• Where We’re Going: Product updates and roadmaps. Compass not required.
  • Customers First 101: Your experience. Your business. Your world.
  • What’s On Your Mind: Give us your feedback. We’re listening.
  • Don’t Go It Alone: Network with other customers. Share and collaborate.
  • One-on-One: Interact with Oracle Engineering and Product Management.

Mix & Mingle. Extend the day into the night with our Customer Appreciation Event. Food and fun, beverages and bonuses! An exclusive event open only to customers of Oracle Integration and Digital Assistant.

In case you are an Oracle Partner please attend the Application Integration Partner Advisory Council.

 

Thursday, September  19th, 2019

San Francisco USA

For details please visit the registration page here.

PaaS Partner Community

For regular information on Oracle PaaS become a member in the SOA & BPM Partner Community for registration please visit www.oracle.com/goto/emea/soa (OPN account required) If you need support with your account please contact the Oracle Partner Business Center.

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SOA Cloud Service – PaaS Partner Community Webcast August 27th 2019

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Attend our August edition of the PaaS Partner Community Webcast live on August 27th 2019

SOA Cloud Service Comprehensive Integration and Analytics in the Cloud

SOA Cloud Service provides an integration platform as a service (iPaaS) so that you can quickly provision your new platform, start developing and deploying your APIs and integration projects and provide real-time analytics as you transition to Digital Business. For details please visit the website here.

Presenter: Robert Wunderlich, Director Product Management

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UK: +44 (0) 208 118 1001 & United States: +1 40 877 440 73

Schedule: Tuesday August 27th 2019 16:30-17:30 CET.

Attend the Webcast

Take the opportunity to watch our community webcasts on-demand:

· PaaS Overview Webcast

· Process Cloud Service Update

· Integrate ERP Cloud

· Integrate HCM Cloud

· Functions and Cloud Native

· Cloud trials & community update

· Oracle Integration Cloud Update

· Oracle OpenWorld 2018 Preview

· Innovate, Extend and Integrate SaaS Overview and Pricing

· Robotic Process Automation

· Autonomous Mobile Cloud

· PaaS Overview Webcast

· Blockchain

· API Platform Cloud Service part 2

· 3rd Generation API Gateways part1

· Oracle JET

· Oracle Visual Builder Cloud Service

· Container Native Application Development Platform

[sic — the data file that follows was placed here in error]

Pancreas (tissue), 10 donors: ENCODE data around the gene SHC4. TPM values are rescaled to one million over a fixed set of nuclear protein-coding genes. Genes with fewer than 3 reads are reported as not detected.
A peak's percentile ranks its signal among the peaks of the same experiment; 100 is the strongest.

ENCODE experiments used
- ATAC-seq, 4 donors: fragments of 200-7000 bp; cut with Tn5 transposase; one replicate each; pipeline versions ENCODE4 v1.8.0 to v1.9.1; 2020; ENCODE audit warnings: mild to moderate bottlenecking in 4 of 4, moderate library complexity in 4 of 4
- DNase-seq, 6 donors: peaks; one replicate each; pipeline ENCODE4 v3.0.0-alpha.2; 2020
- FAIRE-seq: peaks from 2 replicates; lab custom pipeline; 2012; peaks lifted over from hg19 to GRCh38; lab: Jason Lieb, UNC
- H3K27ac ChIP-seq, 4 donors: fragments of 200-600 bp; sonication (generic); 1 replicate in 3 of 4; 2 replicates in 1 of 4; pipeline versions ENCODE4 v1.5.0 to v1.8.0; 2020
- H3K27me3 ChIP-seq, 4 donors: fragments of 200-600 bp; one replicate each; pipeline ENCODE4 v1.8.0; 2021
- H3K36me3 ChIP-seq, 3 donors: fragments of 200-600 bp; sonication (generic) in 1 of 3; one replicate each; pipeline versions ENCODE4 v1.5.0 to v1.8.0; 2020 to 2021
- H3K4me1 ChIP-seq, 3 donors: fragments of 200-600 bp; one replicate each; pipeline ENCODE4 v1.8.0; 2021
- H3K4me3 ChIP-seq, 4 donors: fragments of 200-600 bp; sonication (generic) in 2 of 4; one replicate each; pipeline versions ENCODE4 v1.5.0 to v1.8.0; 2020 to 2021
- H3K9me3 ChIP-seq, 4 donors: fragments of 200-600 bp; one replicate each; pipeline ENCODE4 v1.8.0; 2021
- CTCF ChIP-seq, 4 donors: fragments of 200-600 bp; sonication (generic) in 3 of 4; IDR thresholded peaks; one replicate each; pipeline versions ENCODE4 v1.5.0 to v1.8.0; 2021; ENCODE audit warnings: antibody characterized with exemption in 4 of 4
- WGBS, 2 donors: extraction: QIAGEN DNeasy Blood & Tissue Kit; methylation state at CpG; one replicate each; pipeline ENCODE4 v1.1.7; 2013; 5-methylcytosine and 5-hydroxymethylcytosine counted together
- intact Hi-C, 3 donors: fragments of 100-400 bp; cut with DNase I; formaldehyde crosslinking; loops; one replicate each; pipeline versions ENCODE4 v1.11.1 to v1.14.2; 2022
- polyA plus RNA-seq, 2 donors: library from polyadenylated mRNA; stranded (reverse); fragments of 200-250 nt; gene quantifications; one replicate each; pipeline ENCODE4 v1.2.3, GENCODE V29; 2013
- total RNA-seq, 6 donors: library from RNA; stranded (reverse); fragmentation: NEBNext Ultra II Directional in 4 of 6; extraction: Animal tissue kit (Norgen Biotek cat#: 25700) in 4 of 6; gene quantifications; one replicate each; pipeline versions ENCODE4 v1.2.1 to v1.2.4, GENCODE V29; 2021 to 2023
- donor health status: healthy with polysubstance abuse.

For the latest information please visit Community Updates Wiki page (Community membership required).

 

PaaS Partner Community

For regular information on Oracle PaaS become a member in the SOA & BPM Partner Community for registration please visit www.oracle.com/goto/emea/soa (OPN account required) If you need support with your account please contact the Oracle Partner Business Center.

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Using ANT to investigate JCA adapters by Martien van den Akker

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My current customer has a SOA Suite implementation dating from the 10g era. They use many queues (JMS serves by AQ) to decouple services, which is in essence a good idea.

However, there are quite a load of them. Many composites have several adapter specifications that use the same queue, but with different message selectors. But also over composites queues are shared.

There are a few composites with ship loads of .jca files. You would like to replace those with a generic adapter specification, but you might risk eating messages from other composites. This screendump is an anonymised of one of those, that actually still does not show every adapter. They’re all jms adapter specs actually. Read the complete article here.

 

PaaS Partner Community

For regular information on Oracle PaaS become a member in the SOA & BPM Partner Community for registration please visit www.oracle.com/goto/emea/soa (OPN account required) If you need support with your account please contact the Oracle Partner Business Center.

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PaaS Partner YouTube Update August 2019

The August edition of the PaaS Partner Update contains three topics:

• Certifications and trainings for Partners

• Oracle OpenWorld tips

• SOA Cloud Service Webcast

For regular updates please subscribe to our YouTube channel here. Thanks for your likes and sharing the video on YouTube and LinkedIn. For the latest PaaS Community information please visit our Community update wiki here (Community membership required).

PaaS Partner Community

For regular information on Oracle PaaS become a member in the SOA & BPM Partner Community for registration please visit www.oracle.com/goto/emea/soa (OPN account required) If you need support with your account please contact the Oracle Partner Business Center.

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The Power of High Availability Connectivity Agent by Antony Reynolds